6.46. /Then Adrastus clasped him by the knees and besought him:Take me alive, thou son of Atreus, and accept a worthy ransom; treasures full many lie stored in the palace of my wealthy father, bronze and gold and iron wrought with toil; thereof would my father grant thee ransom past counting 6.47. /Then Adrastus clasped him by the knees and besought him:Take me alive, thou son of Atreus, and accept a worthy ransom; treasures full many lie stored in the palace of my wealthy father, bronze and gold and iron wrought with toil; thereof would my father grant thee ransom past counting 6.48. /Then Adrastus clasped him by the knees and besought him:Take me alive, thou son of Atreus, and accept a worthy ransom; treasures full many lie stored in the palace of my wealthy father, bronze and gold and iron wrought with toil; thereof would my father grant thee ransom past counting 6.49. /Then Adrastus clasped him by the knees and besought him:Take me alive, thou son of Atreus, and accept a worthy ransom; treasures full many lie stored in the palace of my wealthy father, bronze and gold and iron wrought with toil; thereof would my father grant thee ransom past counting 6.50. /should he hear that I am alive at the ships of the Achaeans. So spake he, and sought to persuade the other's heart in his breast, and lo, Menelaus was about to give him to his squire to lead to the swift ships of the Achaeans, but Agamemnon came running to meet him, and spake a word of reproof, saying: 9.121. /I am minded to make amends and to give requital past counting. In the midst of you all let me name the glorious gifts; seven tripods that the fire hath not touched, and ten talents of gold and twenty gleaming cauldrons, and twelve strong horses, winners in the race, that have won prizes by their fleetness. 9.122. /I am minded to make amends and to give requital past counting. In the midst of you all let me name the glorious gifts; seven tripods that the fire hath not touched, and ten talents of gold and twenty gleaming cauldrons, and twelve strong horses, winners in the race, that have won prizes by their fleetness. 9.123. /I am minded to make amends and to give requital past counting. In the midst of you all let me name the glorious gifts; seven tripods that the fire hath not touched, and ten talents of gold and twenty gleaming cauldrons, and twelve strong horses, winners in the race, that have won prizes by their fleetness. 9.129. /Not without booty were a man, nor unpossessed of precious gold, whoso had wealth as great as the prizes my single-hooved steeds have won me. And I will give seven women skilled in goodly handiwork, women of Lesbos, whom on the day when himself took well-built Lesbos I chose me from out the spoil 9.130. /and that in beauty surpass all women folk. These will I give him, and amid them shall be she that then I took away, the daughter of Briseus; and I will furthermore swear a great oath that never went I up into her bed neither had dalliance with her as is the appointed way of mankind, even of men and women. 9.131. /and that in beauty surpass all women folk. These will I give him, and amid them shall be she that then I took away, the daughter of Briseus; and I will furthermore swear a great oath that never went I up into her bed neither had dalliance with her as is the appointed way of mankind, even of men and women. 9.132. /and that in beauty surpass all women folk. These will I give him, and amid them shall be she that then I took away, the daughter of Briseus; and I will furthermore swear a great oath that never went I up into her bed neither had dalliance with her as is the appointed way of mankind, even of men and women. 9.133. /and that in beauty surpass all women folk. These will I give him, and amid them shall be she that then I took away, the daughter of Briseus; and I will furthermore swear a great oath that never went I up into her bed neither had dalliance with her as is the appointed way of mankind, even of men and women. 9.134. /and that in beauty surpass all women folk. These will I give him, and amid them shall be she that then I took away, the daughter of Briseus; and I will furthermore swear a great oath that never went I up into her bed neither had dalliance with her as is the appointed way of mankind, even of men and women. 9.143. /that be fairest after Argive Helen. And if we return to Achaean Argos, the richest of lands, he shall be my son, and I will honour him even as Orestes that is reared in all abundance, my son well-beloved. Three daughters have I in my well-builded hall 9.144. /that be fairest after Argive Helen. And if we return to Achaean Argos, the richest of lands, he shall be my son, and I will honour him even as Orestes that is reared in all abundance, my son well-beloved. Three daughters have I in my well-builded hall 9.145. /Chrysothemis, and Laodice, and Iphianassa; of these let him lead to the house of Peleus which one he will, without gifts of wooing, and I will furthermore give a dower full rich, such as no man ever yet gave with his daughter. And seven well-peopled cities will I give him 9.146. /Chrysothemis, and Laodice, and Iphianassa; of these let him lead to the house of Peleus which one he will, without gifts of wooing, and I will furthermore give a dower full rich, such as no man ever yet gave with his daughter. And seven well-peopled cities will I give him 9.147. /Chrysothemis, and Laodice, and Iphianassa; of these let him lead to the house of Peleus which one he will, without gifts of wooing, and I will furthermore give a dower full rich, such as no man ever yet gave with his daughter. And seven well-peopled cities will I give him 9.148. /Chrysothemis, and Laodice, and Iphianassa; of these let him lead to the house of Peleus which one he will, without gifts of wooing, and I will furthermore give a dower full rich, such as no man ever yet gave with his daughter. And seven well-peopled cities will I give him 9.149. /Chrysothemis, and Laodice, and Iphianassa; of these let him lead to the house of Peleus which one he will, without gifts of wooing, and I will furthermore give a dower full rich, such as no man ever yet gave with his daughter. And seven well-peopled cities will I give him 9.150. /Cardamyle Enope, and grassy Hire, and sacred Pherae and Antheia with deep meadows, and fair Aepeia and vine-clad Pedasus. All are nigh to the sea, on the uttermost border of sandy Pylos, and in them dwell men rich in flocks and rich in kine 9.151. /Cardamyle Enope, and grassy Hire, and sacred Pherae and Antheia with deep meadows, and fair Aepeia and vine-clad Pedasus. All are nigh to the sea, on the uttermost border of sandy Pylos, and in them dwell men rich in flocks and rich in kine 9.152. /Cardamyle Enope, and grassy Hire, and sacred Pherae and Antheia with deep meadows, and fair Aepeia and vine-clad Pedasus. All are nigh to the sea, on the uttermost border of sandy Pylos, and in them dwell men rich in flocks and rich in kine 9.153. /Cardamyle Enope, and grassy Hire, and sacred Pherae and Antheia with deep meadows, and fair Aepeia and vine-clad Pedasus. All are nigh to the sea, on the uttermost border of sandy Pylos, and in them dwell men rich in flocks and rich in kine 9.154. /Cardamyle Enope, and grassy Hire, and sacred Pherae and Antheia with deep meadows, and fair Aepeia and vine-clad Pedasus. All are nigh to the sea, on the uttermost border of sandy Pylos, and in them dwell men rich in flocks and rich in kine 9.155. /men that shall honour him with gifts as though he were a god, and beneath his sceptre shall bring his ordices to prosperous fulfillment. All this will I bring to pass for him, if he but cease from his wrath. Let him yield—Hades, I ween, is not to be soothed, neither overcome, wherefore he is most hated by mortals of all gods. 9.156. /men that shall honour him with gifts as though he were a god, and beneath his sceptre shall bring his ordices to prosperous fulfillment. All this will I bring to pass for him, if he but cease from his wrath. Let him yield—Hades, I ween, is not to be soothed, neither overcome, wherefore he is most hated by mortals of all gods. 9.157. /men that shall honour him with gifts as though he were a god, and beneath his sceptre shall bring his ordices to prosperous fulfillment. All this will I bring to pass for him, if he but cease from his wrath. Let him yield—Hades, I ween, is not to be soothed, neither overcome, wherefore he is most hated by mortals of all gods. 10.378. /stammering and pale with fear, and the teeth clattered in his mouth; and the twain panting for breath came upon him, and seized his hands; and he with a burst of tears spake to them, saying:Take me alive, and I will ransom myself; for at home have I store of bronze and gold and iron, wrought with toil; 10.379. /stammering and pale with fear, and the teeth clattered in his mouth; and the twain panting for breath came upon him, and seized his hands; and he with a burst of tears spake to them, saying:Take me alive, and I will ransom myself; for at home have I store of bronze and gold and iron, wrought with toil; 10.380. /thereof would my father grant you ransom past counting, should he hear that I am alive at the ships of the Achaeans. Then in answer to him spake Odysseus of many wiles:Be of good cheer, and let not death be in thy thoughts. But come, tell me this, and declare it truly. 10.381. /thereof would my father grant you ransom past counting, should he hear that I am alive at the ships of the Achaeans. Then in answer to him spake Odysseus of many wiles:Be of good cheer, and let not death be in thy thoughts. But come, tell me this, and declare it truly. 11.131. /the son of Atreus, and the twain made entreaty to him from the car:Take us alive, thou son of Atreus, and accept a worthy ransom; treasures full many he stored in the palace of Antimachus, bronze and gold and iron, wrought with toil; thereof would our father grant thee ransom past counting 11.132. /the son of Atreus, and the twain made entreaty to him from the car:Take us alive, thou son of Atreus, and accept a worthy ransom; treasures full many he stored in the palace of Antimachus, bronze and gold and iron, wrought with toil; thereof would our father grant thee ransom past counting 11.133. /the son of Atreus, and the twain made entreaty to him from the car:Take us alive, thou son of Atreus, and accept a worthy ransom; treasures full many he stored in the palace of Antimachus, bronze and gold and iron, wrought with toil; thereof would our father grant thee ransom past counting 11.134. /the son of Atreus, and the twain made entreaty to him from the car:Take us alive, thou son of Atreus, and accept a worthy ransom; treasures full many he stored in the palace of Antimachus, bronze and gold and iron, wrought with toil; thereof would our father grant thee ransom past counting 11.135. /should he hear that we are alive at the ships of the Achaeans. So with weeping the twain spake unto the king with gentle words, but all ungentle was the voice they heard:If ye are verily the sons of wise-hearted Antimachus, who on a time in the gathering of the Trojans, when Menelaus 18.507. /holding in their hands the staves of the loud-voiced heralds. Therewith then would they spring up and give judgment, each in turn. And in the midst lay two talents of gold, to be given to him whoso among them should utter the most righteous judgment.But around the other city lay in leaguer two hosts of warriors 19.247. /and forth they speedily led women skilled in goodly handiwork; seven they were, and the eighth was fair-cheeked Briseis. Then Odysseus weighed out ten talents of gold in all, and led the way and with him the other youths of the Achaeans bare the gifts. These then they set in the midst of the place of gathering, and Agamemnon 22.350. /and should promise yet more; nay, not though Priam, son of Dardanus, should bid pay thy weight in gold; not even so shall thy queenly mother lay thee on a bier and make lament for thee, the son herself did bear, but dogs and birds shall devour thee utterly. 24.191. /make ready the running mule waggon, and bind the wicker box thereon. And himself he went down to the vaulted treasure-chamber, fragrant of cedar wood and high of roof, that held jewels full many: and he called to him Hecabe his wife, and spake:Lady, from Zeus hath an Olympian messenger come to me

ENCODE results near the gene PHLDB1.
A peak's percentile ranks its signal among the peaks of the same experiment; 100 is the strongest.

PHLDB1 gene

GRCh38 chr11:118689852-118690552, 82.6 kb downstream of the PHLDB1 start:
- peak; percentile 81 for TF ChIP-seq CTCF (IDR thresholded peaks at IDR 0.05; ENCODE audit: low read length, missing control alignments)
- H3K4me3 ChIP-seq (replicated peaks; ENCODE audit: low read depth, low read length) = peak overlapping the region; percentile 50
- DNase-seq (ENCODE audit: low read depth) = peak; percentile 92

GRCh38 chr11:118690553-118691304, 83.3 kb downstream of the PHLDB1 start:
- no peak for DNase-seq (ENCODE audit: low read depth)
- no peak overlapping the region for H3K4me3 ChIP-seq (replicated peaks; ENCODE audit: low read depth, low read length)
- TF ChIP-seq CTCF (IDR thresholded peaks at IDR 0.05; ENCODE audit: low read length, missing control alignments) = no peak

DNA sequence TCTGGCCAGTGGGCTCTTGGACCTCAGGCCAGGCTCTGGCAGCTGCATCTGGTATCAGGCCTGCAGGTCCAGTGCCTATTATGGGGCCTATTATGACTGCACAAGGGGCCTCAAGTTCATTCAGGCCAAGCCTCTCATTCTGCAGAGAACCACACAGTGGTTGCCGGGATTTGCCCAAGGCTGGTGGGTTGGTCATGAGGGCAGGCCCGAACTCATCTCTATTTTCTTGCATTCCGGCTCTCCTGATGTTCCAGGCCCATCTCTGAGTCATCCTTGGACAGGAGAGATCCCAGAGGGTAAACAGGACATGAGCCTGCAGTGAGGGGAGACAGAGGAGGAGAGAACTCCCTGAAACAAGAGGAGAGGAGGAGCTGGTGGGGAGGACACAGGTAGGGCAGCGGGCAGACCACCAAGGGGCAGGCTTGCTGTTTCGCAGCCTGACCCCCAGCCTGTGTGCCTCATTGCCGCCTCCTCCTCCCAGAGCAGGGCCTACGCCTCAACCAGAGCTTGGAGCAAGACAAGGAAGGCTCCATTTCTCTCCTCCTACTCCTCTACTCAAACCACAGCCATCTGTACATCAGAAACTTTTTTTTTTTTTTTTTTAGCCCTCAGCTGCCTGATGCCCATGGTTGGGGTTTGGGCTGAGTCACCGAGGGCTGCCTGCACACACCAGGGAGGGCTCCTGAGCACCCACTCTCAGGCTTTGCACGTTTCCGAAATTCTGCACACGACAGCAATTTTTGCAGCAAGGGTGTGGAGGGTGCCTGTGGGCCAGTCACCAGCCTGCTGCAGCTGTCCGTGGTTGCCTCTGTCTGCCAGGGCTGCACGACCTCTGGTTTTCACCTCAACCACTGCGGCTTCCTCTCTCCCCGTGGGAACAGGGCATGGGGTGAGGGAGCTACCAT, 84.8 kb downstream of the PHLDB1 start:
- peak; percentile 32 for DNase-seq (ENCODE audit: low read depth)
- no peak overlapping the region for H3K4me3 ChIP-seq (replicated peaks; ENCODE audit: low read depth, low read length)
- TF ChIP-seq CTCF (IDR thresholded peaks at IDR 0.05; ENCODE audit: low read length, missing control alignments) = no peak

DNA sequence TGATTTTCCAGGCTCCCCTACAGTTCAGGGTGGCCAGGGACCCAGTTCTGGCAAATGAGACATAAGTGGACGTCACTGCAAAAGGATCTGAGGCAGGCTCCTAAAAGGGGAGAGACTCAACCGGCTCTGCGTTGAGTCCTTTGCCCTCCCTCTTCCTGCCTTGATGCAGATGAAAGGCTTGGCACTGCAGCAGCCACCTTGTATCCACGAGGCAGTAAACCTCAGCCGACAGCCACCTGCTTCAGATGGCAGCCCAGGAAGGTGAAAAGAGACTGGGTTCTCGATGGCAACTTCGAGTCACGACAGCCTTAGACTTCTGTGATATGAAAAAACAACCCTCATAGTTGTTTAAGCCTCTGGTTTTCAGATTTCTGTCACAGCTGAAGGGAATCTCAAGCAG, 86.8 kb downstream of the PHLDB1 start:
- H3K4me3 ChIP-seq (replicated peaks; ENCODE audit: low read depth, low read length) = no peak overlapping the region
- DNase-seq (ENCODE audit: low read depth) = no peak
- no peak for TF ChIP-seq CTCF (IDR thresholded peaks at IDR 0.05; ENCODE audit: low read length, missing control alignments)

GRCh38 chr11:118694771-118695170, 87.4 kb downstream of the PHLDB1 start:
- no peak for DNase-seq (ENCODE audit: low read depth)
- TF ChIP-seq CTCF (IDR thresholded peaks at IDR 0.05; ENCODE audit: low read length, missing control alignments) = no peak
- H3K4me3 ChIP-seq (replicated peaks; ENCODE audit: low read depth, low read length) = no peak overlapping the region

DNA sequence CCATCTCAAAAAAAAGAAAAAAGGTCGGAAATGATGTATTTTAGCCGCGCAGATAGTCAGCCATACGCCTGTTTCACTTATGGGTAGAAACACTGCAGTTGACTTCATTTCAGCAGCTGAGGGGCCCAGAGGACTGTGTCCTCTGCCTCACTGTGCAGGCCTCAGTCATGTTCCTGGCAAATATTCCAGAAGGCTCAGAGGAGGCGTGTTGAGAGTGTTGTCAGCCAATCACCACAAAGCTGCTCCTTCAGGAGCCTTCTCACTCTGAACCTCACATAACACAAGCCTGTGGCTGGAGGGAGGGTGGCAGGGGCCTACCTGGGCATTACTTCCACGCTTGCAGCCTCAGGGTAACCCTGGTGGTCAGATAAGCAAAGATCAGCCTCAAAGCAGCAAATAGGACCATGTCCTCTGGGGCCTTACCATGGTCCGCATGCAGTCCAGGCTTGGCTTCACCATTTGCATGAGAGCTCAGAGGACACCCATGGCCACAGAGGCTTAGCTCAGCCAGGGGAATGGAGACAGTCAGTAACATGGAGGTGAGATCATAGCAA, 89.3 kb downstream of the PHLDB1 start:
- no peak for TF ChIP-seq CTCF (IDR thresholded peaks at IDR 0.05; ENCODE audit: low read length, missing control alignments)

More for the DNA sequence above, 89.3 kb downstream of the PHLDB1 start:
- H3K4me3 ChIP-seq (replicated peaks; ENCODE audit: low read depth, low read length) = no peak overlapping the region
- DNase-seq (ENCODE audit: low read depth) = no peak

2. Homer, Odyssey, 4.525-4.526, 4.589-4.592, 4.612-4.617, 13.13-13.14 (8th cent. BCE - 7th cent. BCE)